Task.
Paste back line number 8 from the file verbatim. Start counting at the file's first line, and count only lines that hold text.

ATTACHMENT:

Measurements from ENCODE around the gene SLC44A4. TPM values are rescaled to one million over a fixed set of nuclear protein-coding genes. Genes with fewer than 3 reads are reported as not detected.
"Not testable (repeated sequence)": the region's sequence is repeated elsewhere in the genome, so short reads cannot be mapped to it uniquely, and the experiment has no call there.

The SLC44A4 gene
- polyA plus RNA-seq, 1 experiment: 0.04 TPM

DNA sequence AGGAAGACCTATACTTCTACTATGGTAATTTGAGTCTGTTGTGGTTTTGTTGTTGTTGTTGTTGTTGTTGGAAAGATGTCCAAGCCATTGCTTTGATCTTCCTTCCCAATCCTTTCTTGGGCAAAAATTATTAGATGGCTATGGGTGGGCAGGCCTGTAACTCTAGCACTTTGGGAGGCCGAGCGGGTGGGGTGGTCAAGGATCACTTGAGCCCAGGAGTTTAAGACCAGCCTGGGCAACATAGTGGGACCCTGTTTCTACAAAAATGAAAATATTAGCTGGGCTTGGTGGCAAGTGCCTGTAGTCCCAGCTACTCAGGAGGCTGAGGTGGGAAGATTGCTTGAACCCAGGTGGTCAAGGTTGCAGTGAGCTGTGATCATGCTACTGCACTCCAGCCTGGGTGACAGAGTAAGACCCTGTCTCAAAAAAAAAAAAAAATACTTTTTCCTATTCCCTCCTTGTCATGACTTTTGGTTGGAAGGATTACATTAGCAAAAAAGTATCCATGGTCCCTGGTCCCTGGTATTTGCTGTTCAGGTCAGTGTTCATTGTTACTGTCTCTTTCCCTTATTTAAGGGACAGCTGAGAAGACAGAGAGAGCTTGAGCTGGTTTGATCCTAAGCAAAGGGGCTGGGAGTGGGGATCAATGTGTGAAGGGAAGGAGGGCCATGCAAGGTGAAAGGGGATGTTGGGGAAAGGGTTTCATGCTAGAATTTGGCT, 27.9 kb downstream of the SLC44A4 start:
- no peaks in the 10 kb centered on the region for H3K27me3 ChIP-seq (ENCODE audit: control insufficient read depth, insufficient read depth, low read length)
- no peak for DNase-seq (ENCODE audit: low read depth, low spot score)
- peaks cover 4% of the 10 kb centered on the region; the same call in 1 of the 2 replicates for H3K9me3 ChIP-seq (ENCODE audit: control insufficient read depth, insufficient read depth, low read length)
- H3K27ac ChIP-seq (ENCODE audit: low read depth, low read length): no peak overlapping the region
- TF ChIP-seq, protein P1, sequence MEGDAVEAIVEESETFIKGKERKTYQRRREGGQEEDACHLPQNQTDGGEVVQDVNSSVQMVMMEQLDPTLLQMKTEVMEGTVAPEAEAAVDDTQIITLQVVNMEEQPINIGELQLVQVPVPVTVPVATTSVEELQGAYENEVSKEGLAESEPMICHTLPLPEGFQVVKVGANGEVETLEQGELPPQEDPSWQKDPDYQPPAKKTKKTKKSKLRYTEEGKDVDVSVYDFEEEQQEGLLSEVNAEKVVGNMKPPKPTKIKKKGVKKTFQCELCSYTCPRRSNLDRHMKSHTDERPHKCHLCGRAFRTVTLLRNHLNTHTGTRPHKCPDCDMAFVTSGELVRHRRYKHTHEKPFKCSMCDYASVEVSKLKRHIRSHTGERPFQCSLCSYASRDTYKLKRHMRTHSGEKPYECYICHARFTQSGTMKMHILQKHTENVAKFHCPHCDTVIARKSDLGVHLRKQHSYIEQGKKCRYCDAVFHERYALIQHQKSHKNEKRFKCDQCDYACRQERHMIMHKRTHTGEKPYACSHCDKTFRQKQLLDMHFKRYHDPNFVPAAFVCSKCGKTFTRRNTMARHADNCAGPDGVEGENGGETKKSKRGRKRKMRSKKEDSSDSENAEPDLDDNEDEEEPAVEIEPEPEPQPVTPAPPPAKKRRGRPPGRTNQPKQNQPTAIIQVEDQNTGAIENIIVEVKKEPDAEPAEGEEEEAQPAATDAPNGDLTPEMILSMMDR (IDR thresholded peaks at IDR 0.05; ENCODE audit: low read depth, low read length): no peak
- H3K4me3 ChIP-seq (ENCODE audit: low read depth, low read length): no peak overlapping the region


- peaks cover 4% of the 10 kb centered on the region; the same call in 1 of the 2 replicates for H3K9me3 ChIP-seq (ENCODE audit: control insufficient read depth, insufficient read depth, low read length)